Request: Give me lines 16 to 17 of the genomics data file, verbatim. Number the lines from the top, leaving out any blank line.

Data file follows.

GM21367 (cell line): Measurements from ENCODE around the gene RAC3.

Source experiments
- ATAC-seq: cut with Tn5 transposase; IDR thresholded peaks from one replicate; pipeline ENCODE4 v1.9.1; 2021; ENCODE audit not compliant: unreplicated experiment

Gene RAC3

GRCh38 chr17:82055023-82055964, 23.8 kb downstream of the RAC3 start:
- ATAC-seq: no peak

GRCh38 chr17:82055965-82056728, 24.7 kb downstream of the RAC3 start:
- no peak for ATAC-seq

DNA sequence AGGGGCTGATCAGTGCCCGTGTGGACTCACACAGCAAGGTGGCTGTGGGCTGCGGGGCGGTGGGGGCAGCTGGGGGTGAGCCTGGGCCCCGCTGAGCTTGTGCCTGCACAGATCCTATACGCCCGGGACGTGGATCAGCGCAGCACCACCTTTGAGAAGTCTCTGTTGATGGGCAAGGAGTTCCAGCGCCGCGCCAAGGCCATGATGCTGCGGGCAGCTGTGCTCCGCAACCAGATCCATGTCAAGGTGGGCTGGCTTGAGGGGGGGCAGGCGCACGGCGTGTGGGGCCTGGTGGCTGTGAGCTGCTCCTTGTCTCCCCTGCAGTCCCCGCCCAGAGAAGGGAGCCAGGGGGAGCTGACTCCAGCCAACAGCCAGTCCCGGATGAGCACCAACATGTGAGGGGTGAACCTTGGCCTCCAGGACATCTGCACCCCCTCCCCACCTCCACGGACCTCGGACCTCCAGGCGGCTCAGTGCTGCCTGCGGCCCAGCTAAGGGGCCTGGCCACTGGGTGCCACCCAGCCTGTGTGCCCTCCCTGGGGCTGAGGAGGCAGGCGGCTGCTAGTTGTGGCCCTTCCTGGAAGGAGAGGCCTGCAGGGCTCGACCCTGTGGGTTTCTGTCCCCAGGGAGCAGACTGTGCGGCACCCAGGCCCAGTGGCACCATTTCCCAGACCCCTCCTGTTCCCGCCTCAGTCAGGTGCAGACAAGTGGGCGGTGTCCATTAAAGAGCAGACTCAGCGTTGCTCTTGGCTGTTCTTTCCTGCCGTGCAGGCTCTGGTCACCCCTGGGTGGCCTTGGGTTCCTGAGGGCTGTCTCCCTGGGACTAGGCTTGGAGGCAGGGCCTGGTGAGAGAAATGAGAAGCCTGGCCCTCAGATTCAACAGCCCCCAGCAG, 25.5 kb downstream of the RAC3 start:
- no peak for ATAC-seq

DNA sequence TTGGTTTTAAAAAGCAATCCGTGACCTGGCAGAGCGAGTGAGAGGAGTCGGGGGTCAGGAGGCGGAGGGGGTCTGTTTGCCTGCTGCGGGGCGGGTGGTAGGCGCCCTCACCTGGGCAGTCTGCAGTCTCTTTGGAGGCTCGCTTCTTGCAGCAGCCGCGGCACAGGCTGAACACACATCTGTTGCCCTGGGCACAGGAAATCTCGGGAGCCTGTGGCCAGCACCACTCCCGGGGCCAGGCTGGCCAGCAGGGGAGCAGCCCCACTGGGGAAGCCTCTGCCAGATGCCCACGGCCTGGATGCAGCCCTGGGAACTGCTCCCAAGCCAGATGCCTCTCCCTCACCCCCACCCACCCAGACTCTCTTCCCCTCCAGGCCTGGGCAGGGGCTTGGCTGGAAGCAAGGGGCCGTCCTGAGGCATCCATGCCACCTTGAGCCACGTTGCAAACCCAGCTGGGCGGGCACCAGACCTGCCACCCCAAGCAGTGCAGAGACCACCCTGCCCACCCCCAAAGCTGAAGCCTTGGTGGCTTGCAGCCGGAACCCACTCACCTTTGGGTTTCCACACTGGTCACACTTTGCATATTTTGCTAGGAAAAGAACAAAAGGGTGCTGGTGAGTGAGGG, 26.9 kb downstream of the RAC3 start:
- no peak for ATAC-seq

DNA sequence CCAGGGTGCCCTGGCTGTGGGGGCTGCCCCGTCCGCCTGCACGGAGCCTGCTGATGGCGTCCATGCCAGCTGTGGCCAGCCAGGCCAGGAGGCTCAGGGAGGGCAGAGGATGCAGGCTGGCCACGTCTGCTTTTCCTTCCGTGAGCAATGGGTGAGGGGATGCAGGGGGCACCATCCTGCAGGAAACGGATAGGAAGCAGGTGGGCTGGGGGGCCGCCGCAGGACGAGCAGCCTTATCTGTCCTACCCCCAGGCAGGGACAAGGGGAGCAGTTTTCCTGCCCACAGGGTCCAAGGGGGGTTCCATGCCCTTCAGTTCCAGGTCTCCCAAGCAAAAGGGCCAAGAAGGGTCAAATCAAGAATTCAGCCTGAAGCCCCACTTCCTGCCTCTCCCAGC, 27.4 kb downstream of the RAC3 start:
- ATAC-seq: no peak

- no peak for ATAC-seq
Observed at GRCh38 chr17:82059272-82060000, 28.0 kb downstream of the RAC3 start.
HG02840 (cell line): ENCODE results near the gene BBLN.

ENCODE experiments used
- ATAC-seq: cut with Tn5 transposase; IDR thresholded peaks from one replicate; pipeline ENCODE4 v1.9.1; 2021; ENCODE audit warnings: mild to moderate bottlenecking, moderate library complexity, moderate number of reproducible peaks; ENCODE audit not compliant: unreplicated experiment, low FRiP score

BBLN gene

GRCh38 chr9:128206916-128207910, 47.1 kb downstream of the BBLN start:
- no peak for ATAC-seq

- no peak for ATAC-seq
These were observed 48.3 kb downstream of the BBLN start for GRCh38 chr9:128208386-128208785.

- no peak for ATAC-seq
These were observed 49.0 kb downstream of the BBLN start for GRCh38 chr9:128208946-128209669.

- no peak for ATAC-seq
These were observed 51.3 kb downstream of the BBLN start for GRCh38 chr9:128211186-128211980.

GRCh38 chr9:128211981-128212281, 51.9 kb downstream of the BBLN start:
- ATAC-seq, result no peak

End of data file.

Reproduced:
Observed at GRCh38 chr17:82059272-82060000, 28.0 kb downstream of the RAC3 start.
HG02840 (cell line): ENCODE results near the gene BBLN.